An electrifying DC debut by Kopatchinskaja, Leschenko at Phillips Collection

Mon Dec 03, 2018 at 11:29 am

Patricia Kopatchinskaja and Polina Leschenko performed at the Phillips Collection on Sunday. Photo: Marco Borgggreve

Patricia Kopatchinskaja makes waves wherever she goes. 

The Moldovan violinist finally came to Washington on Sunday afternoon, presenting a hard-edged program at the Phillips Collection. Her inclination toward modern repertory, seen here in three thistly sonatas from the 20th century, should be more noteworthy than her tendency to play barefoot (as she did indeed do on Sunday).  

There was real fire in the first movement of Poulenc’s Violin Sonata, just as the composer requested in his tempo marking. Kopatchinskaja attacked the main theme savagely, at a wildly fast tempo, although at the expense of some details. The second theme in this movement had a more lustrous sheen, but in the slow “Intermezzo” movement Kopatchinskaja sounded understated, almost blasé.

Her technique is impressively virtuosic, with the possible exception of double stops, in which intonation often did not sound quite true, as in the section in parallel sixths in the second movement. While Kopatchinskaja was again off to the races in the “Presto tragico” finale, it was really Russian pianist Polina Leschenko who earned major plaudits, not only keeping pace with her partner but pushing her comfort level with her own fierce fingerwork.

The first half of Bartók’s Violin Sonata No. 2 is essentially a lengthy recitative in folk style, which can tire in the wrong hands. Kopatchinskaja’s rubato eluded prediction, as she mooned over the introduction, a repeated note a seventh away from the pedal note in the piano. Her sound at full volume was like a buzzsaw, pointed and explosive in solo moments and vying with the often overwhelming volume of Leschenko in the second movement. When the pair accelerated the tempo, a hallmark of folk music, they almost spun out of control but pulled back from the brink in thrilling fashion.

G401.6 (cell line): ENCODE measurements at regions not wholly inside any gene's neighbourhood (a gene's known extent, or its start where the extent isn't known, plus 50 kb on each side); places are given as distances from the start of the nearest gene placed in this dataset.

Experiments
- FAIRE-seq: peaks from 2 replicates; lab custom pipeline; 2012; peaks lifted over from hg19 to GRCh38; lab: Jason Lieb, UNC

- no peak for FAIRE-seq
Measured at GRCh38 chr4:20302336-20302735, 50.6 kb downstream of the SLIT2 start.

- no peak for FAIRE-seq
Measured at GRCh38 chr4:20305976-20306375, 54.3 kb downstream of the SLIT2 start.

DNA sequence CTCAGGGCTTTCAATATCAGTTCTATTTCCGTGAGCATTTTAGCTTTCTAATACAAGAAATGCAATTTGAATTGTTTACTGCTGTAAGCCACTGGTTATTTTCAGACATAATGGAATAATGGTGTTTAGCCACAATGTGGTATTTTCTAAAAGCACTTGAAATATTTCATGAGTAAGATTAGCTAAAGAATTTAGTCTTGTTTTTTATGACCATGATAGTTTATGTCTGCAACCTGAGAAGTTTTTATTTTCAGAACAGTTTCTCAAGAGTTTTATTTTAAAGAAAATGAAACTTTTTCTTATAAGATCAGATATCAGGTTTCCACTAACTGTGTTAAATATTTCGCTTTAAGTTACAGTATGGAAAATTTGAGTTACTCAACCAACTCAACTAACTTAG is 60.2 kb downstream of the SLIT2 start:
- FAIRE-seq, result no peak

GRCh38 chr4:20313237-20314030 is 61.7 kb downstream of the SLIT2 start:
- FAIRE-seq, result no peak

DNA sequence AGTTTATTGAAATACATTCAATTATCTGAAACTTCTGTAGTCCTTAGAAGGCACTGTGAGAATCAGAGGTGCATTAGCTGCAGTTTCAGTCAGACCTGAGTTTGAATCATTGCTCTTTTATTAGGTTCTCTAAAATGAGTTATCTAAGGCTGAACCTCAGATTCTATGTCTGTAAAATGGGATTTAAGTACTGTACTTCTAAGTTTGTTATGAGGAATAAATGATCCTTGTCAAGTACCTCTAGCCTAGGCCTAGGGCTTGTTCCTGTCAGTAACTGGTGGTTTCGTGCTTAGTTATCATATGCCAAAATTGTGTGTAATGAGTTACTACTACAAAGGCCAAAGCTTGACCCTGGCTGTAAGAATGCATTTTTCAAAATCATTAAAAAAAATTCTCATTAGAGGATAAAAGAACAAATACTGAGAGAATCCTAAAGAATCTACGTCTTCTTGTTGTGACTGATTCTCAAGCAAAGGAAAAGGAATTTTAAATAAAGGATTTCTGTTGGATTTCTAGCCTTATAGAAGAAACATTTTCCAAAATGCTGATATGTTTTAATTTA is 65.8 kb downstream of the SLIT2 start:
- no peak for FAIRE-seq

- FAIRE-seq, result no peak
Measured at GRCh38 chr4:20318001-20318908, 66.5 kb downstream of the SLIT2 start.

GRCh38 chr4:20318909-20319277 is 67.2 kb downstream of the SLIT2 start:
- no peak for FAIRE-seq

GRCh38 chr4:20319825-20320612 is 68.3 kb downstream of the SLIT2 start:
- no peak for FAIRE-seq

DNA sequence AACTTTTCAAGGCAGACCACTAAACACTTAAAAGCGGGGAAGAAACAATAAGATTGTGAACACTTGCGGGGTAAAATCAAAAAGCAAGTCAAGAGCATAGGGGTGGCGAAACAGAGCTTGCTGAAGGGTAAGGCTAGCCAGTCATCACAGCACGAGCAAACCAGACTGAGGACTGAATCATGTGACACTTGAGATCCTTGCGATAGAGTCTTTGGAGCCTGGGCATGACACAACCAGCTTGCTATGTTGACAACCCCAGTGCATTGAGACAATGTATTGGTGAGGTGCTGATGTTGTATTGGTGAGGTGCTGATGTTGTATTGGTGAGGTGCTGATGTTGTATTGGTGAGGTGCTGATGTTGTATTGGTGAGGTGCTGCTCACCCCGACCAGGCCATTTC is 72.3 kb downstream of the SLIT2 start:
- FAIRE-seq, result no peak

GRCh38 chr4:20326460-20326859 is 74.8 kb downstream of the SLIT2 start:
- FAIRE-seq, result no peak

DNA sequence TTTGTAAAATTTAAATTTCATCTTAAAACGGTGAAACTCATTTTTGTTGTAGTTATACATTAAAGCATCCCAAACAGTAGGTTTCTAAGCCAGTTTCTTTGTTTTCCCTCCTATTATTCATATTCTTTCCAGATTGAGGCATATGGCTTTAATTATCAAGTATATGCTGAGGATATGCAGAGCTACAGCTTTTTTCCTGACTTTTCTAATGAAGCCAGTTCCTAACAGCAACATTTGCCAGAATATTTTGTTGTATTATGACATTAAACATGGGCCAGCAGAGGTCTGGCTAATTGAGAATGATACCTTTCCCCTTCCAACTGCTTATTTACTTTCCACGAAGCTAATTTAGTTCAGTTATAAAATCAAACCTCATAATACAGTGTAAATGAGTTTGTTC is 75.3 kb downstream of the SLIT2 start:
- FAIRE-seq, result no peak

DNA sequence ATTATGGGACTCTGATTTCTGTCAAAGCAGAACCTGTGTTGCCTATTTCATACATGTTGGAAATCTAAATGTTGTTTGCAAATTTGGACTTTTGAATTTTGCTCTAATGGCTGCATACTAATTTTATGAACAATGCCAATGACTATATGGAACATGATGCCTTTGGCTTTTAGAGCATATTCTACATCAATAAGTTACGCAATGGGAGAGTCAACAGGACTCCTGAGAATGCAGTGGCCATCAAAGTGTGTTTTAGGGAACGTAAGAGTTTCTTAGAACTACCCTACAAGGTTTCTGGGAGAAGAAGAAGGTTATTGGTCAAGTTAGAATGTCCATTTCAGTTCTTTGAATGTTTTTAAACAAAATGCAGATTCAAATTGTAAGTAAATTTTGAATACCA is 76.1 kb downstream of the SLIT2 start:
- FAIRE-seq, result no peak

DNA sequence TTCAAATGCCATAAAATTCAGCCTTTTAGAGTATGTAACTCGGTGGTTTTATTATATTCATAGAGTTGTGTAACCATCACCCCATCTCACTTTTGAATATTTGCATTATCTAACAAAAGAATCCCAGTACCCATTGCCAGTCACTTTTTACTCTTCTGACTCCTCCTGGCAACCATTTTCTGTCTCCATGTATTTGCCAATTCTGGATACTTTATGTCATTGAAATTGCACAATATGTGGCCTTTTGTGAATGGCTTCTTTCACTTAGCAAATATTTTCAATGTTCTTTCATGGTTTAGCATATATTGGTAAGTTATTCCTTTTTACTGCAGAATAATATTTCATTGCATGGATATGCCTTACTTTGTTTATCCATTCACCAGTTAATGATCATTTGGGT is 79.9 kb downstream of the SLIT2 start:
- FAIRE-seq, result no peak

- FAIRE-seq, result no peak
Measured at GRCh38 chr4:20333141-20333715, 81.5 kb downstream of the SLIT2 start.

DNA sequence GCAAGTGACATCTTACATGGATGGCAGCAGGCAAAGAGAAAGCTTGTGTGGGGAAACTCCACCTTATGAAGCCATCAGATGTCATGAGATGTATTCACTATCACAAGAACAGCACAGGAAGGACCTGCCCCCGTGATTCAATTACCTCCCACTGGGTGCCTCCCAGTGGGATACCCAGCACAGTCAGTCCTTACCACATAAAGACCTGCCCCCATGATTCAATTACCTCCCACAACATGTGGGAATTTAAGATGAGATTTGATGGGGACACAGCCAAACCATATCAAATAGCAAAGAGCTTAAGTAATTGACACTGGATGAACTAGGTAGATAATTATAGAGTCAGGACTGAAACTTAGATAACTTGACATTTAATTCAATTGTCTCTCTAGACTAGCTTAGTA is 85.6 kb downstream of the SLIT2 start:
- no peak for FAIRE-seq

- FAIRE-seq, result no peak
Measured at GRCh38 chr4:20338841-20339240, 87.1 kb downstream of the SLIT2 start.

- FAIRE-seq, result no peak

Following the Bartók with George Enescu’s Violin Sonata No. 3, which he subtitled “In Romanian Folk Character,” might have been too much of a good thing. Kopatchinskaja’s broad, throaty tone on the G string and rapid pacing made the first movement moody and elusive. Her flautando high notes impressed at the end of the first movement, but the complex harmonics and octave double-stops in the second movement presented more pitchy intonation. Leschenko again lit the fire of this sonata’s brilliant finale, her thundering rumble in the bass part of the keyboard given epic scope.

Ravel’s Tzigane offered more folk music-inspired fireworks. Kopatchinskaja took exceptional liberties with the tempo of the piece, evoking the flair of a Roma folk fiddler. In the parts that most suited her technical strengths, especially the flawless running accuracy of her left hand, she was electrifying. With Leschenko shadowing her adroitly, she pulled and stretched the tempo of the piece with infinite variety, bringing out little details at every turn.

Mercifully the pair let up on the intensity a little for two less strenuous encores. Kopatchinskaja went full Harpo Marx in the sly strains of Georgian composer Giya Kancheli’s Rag-Gidon-Time, a jazzy foxtrot of suspended silences and coy gags, dedicated to violinist Gidon Kremer. Two movements from Alfred Schnittke’s Suite in the Old Style first brought down the temperature with the gentle “Menuett” and then raised it again in the blistering “Fugue.”


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